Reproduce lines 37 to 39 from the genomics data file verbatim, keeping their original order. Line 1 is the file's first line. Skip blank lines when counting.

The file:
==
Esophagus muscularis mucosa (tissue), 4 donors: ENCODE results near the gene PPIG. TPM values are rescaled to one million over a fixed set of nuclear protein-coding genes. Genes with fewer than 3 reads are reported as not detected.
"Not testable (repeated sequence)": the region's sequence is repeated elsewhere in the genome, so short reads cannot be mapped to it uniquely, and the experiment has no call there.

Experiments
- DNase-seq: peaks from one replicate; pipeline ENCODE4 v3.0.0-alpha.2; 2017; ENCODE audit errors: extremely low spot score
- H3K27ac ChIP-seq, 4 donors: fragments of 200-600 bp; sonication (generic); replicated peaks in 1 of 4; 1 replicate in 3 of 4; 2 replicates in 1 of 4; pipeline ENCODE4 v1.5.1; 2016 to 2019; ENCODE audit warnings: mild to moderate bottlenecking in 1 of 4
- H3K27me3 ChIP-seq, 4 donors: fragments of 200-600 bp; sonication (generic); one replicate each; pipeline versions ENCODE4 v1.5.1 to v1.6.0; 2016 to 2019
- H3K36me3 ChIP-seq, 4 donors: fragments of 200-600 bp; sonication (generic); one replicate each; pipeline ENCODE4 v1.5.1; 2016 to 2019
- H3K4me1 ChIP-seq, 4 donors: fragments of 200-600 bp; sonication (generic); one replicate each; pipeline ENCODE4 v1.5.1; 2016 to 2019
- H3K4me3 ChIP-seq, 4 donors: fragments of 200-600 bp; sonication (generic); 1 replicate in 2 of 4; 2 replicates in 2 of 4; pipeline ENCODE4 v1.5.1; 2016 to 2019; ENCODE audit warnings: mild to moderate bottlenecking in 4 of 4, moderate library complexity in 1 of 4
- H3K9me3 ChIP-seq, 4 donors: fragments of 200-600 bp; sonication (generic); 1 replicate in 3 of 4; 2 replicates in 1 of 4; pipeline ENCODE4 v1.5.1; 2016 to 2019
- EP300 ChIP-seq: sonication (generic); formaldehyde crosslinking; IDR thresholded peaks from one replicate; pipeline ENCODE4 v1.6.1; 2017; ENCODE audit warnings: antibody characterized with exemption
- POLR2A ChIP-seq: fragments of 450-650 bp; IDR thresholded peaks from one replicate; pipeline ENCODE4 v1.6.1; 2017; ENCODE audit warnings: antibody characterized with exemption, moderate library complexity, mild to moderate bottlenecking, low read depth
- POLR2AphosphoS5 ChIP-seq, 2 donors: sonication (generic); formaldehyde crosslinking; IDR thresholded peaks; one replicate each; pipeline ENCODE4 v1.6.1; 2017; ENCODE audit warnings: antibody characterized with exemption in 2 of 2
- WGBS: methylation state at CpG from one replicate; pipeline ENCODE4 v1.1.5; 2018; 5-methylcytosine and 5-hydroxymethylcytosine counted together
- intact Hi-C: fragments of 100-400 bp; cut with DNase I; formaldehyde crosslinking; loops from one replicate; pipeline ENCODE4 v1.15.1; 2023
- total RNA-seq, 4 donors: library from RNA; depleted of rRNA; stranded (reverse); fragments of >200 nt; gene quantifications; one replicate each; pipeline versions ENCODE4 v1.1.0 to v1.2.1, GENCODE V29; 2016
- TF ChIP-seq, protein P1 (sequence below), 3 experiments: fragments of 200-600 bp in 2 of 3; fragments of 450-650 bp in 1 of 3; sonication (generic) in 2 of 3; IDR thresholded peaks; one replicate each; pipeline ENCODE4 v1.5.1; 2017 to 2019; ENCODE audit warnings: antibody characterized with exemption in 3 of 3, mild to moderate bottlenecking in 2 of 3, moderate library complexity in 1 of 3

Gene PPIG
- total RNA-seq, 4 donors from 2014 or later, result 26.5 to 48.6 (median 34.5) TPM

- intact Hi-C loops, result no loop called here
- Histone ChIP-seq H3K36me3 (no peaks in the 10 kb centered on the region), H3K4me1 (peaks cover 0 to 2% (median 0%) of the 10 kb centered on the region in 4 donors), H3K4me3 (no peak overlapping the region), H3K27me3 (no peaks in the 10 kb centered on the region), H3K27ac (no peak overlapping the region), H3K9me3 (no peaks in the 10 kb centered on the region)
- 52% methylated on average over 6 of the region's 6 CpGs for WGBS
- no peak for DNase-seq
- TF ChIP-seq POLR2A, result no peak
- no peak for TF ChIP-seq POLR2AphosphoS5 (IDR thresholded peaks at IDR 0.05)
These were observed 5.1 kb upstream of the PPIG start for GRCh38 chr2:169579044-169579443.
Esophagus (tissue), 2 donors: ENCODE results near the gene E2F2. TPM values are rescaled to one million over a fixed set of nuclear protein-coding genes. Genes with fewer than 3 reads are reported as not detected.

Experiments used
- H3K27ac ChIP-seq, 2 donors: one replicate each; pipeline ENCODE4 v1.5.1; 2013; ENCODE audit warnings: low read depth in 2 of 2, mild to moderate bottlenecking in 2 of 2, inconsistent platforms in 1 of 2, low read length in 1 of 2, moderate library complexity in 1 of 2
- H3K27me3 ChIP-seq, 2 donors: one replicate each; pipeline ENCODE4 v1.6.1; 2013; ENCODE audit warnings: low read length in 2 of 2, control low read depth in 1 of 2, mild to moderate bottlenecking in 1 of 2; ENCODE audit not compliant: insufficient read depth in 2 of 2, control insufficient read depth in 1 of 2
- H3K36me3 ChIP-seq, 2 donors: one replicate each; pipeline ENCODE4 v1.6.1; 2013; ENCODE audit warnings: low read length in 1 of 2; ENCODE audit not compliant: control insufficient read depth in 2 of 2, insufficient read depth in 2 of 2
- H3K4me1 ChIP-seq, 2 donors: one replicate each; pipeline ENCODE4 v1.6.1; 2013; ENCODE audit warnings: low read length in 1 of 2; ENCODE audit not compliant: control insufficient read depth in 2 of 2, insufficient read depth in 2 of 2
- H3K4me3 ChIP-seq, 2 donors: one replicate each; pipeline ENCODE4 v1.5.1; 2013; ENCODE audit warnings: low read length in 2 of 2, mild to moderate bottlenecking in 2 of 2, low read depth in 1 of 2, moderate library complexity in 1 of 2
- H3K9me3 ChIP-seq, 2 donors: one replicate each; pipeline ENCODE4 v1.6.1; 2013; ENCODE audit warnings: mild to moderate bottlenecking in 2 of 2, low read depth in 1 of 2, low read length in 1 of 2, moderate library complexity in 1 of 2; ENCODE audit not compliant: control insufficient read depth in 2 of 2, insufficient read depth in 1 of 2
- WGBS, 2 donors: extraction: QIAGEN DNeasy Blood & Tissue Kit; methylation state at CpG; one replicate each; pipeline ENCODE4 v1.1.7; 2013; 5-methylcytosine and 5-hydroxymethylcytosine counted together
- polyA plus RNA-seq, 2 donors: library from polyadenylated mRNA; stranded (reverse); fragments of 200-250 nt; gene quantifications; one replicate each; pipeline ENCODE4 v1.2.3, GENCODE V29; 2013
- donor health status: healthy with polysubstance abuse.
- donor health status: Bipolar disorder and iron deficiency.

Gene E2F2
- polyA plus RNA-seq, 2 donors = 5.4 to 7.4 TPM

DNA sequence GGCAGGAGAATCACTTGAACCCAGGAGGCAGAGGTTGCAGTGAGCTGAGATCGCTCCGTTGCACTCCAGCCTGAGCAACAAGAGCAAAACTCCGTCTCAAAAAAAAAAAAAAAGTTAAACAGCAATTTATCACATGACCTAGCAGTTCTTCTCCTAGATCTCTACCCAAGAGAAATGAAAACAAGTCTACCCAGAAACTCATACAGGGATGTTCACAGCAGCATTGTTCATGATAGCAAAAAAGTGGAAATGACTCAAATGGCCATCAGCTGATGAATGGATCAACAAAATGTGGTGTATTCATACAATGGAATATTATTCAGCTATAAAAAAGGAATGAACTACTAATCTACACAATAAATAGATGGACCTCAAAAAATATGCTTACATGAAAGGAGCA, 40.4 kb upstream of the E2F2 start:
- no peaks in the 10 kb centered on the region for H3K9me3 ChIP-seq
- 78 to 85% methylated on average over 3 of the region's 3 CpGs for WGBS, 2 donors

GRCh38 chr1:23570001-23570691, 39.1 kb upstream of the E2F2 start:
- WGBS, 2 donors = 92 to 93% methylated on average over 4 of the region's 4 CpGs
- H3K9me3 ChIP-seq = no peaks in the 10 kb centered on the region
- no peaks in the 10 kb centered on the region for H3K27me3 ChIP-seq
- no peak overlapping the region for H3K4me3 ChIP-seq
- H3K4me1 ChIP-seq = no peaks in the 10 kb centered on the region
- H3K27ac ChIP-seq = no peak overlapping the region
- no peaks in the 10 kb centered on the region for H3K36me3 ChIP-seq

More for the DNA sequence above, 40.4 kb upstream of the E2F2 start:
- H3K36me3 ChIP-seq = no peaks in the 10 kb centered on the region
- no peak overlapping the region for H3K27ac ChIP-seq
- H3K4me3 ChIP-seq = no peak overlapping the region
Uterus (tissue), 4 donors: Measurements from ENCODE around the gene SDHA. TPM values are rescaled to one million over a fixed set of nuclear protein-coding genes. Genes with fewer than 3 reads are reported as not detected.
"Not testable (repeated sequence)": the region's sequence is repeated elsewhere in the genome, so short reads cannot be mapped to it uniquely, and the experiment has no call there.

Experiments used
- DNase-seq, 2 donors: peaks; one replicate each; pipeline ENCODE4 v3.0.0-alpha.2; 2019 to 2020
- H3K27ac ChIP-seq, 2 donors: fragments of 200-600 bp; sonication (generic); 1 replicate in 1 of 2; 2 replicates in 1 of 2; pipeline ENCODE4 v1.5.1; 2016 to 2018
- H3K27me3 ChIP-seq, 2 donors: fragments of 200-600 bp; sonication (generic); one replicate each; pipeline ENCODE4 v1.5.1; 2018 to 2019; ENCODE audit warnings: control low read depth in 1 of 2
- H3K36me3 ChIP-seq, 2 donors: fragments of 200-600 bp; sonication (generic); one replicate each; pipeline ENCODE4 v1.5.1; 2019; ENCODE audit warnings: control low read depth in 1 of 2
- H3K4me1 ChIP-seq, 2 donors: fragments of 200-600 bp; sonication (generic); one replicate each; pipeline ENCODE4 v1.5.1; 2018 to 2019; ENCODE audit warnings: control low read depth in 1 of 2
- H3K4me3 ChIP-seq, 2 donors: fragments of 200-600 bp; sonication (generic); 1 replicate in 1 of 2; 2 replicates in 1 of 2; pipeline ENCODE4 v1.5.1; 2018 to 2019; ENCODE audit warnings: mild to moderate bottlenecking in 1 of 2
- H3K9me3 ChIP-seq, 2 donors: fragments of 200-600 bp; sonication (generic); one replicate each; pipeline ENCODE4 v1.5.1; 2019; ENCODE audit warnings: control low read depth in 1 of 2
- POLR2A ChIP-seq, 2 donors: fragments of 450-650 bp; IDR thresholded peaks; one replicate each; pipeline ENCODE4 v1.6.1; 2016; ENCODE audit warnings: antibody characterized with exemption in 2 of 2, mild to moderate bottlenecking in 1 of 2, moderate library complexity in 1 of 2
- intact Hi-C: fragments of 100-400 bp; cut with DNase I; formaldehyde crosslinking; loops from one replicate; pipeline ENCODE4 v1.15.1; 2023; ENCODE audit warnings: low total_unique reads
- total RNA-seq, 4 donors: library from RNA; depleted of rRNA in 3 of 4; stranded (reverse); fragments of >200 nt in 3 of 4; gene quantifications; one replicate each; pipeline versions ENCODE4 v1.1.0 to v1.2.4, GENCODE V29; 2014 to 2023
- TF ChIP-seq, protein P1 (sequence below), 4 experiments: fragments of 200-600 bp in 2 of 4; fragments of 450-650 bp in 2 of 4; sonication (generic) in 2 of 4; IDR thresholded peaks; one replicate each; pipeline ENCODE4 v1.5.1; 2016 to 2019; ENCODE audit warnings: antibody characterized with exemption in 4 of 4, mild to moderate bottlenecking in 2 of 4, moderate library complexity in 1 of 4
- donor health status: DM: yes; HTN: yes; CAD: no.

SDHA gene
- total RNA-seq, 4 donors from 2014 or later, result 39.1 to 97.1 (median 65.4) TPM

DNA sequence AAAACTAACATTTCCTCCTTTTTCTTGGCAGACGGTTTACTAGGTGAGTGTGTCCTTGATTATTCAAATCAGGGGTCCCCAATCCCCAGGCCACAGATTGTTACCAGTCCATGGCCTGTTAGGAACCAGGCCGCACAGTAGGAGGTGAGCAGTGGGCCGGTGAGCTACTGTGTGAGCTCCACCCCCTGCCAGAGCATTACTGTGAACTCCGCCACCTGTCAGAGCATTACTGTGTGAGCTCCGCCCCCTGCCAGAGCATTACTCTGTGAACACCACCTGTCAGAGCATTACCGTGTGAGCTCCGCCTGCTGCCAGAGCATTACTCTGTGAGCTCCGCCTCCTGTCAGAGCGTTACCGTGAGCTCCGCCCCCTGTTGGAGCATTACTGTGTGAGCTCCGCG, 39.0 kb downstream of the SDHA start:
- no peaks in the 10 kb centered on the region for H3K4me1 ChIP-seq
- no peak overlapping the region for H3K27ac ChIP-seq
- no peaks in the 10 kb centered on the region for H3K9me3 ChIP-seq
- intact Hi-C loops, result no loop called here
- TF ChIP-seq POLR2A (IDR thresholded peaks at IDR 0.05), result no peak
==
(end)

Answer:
- donor health status: healthy with polysubstance abuse.
- donor health status: Bipolar disorder and iron deficiency.

Gene E2F2